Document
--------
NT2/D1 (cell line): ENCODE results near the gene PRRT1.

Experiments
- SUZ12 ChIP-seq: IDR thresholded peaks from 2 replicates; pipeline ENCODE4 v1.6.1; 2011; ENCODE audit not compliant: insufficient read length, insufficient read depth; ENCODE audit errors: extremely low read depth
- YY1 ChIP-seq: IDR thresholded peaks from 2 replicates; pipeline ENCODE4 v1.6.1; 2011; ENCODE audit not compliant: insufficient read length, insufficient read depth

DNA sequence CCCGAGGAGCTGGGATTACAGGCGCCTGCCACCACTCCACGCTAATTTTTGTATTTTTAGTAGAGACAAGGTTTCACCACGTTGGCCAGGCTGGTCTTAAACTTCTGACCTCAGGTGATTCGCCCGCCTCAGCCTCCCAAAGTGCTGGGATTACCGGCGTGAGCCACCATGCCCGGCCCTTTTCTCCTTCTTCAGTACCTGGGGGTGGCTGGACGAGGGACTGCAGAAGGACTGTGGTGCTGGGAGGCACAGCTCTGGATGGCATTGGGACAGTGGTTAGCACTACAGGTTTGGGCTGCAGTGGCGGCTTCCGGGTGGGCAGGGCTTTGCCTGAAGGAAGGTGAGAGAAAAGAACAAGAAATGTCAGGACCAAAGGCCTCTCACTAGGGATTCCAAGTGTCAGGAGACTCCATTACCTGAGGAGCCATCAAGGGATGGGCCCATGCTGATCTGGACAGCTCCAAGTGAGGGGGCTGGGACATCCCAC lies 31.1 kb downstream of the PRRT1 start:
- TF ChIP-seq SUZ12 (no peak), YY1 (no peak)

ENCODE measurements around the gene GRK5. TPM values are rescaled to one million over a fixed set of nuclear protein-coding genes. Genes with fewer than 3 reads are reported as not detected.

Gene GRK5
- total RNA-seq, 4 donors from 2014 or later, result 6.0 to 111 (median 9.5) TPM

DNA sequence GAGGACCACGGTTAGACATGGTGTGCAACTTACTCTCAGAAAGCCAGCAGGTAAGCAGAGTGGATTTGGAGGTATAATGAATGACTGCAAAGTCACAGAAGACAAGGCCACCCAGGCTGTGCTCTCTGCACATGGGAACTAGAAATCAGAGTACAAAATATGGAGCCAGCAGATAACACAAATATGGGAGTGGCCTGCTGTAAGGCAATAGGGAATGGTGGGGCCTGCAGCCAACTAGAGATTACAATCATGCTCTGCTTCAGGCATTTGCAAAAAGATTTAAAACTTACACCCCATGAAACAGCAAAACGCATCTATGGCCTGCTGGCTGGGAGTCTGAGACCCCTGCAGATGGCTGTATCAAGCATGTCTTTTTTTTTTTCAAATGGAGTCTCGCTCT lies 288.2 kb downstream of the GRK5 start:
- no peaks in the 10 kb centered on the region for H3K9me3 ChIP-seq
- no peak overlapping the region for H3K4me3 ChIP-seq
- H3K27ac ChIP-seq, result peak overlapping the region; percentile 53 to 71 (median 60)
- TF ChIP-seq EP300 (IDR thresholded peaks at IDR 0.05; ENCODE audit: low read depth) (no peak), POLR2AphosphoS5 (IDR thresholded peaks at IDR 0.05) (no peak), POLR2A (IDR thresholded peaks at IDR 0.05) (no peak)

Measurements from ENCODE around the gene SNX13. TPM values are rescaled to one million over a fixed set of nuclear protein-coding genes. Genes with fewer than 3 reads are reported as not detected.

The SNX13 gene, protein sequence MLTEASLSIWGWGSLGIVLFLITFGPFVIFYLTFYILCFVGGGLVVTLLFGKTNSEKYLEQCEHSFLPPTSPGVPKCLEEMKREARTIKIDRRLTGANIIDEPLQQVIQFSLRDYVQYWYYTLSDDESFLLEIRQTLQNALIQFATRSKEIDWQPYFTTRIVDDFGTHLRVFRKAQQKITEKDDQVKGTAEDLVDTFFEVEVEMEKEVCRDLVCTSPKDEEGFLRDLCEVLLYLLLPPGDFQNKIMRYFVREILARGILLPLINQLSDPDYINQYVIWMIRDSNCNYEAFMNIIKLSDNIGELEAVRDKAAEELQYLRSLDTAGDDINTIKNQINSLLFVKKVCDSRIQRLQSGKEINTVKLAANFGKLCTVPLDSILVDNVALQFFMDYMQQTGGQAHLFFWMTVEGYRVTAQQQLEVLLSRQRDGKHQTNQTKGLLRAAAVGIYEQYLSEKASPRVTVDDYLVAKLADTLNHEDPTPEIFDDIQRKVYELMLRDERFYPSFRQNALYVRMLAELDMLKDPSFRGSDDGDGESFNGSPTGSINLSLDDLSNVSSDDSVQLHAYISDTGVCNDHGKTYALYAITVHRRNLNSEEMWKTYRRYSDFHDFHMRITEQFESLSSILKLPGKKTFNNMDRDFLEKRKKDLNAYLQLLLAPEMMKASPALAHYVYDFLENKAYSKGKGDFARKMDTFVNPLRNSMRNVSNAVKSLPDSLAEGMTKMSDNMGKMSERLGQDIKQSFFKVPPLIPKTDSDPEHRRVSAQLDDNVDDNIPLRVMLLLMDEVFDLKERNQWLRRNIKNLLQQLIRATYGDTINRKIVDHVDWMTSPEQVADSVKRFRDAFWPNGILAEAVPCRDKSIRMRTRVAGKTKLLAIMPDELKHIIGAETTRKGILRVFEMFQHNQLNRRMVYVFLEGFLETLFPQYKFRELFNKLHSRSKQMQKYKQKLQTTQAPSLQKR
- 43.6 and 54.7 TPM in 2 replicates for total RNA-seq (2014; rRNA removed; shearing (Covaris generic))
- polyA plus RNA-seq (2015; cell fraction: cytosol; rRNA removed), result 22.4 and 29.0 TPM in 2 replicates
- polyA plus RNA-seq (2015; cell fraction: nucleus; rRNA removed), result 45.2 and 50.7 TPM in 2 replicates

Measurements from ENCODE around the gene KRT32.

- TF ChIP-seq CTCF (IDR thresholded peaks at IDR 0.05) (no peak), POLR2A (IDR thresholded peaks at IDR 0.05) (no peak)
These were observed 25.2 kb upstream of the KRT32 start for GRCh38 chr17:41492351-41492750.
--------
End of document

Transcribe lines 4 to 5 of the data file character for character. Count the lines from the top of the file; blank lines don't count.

- YY1 ChIP-seq: IDR thresholded peaks from 2 replicates; pipeline ENCODE4 v1.6.1; 2011; ENCODE audit not compliant: insufficient read length, insufficient read depth

DNA sequence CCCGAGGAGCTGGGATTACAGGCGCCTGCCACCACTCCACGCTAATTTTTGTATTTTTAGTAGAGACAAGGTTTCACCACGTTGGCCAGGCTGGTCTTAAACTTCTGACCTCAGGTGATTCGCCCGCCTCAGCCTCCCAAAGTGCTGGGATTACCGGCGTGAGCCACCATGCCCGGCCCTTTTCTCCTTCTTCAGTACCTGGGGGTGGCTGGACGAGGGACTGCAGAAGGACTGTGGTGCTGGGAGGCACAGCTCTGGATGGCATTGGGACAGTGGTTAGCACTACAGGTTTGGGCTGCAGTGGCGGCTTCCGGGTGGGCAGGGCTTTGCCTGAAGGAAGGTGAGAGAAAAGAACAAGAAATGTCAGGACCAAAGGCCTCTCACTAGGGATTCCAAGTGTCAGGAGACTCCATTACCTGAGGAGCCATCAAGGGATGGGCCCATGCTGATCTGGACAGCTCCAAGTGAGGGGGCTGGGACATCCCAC lies 31.1 kb downstream of the PRRT1 start: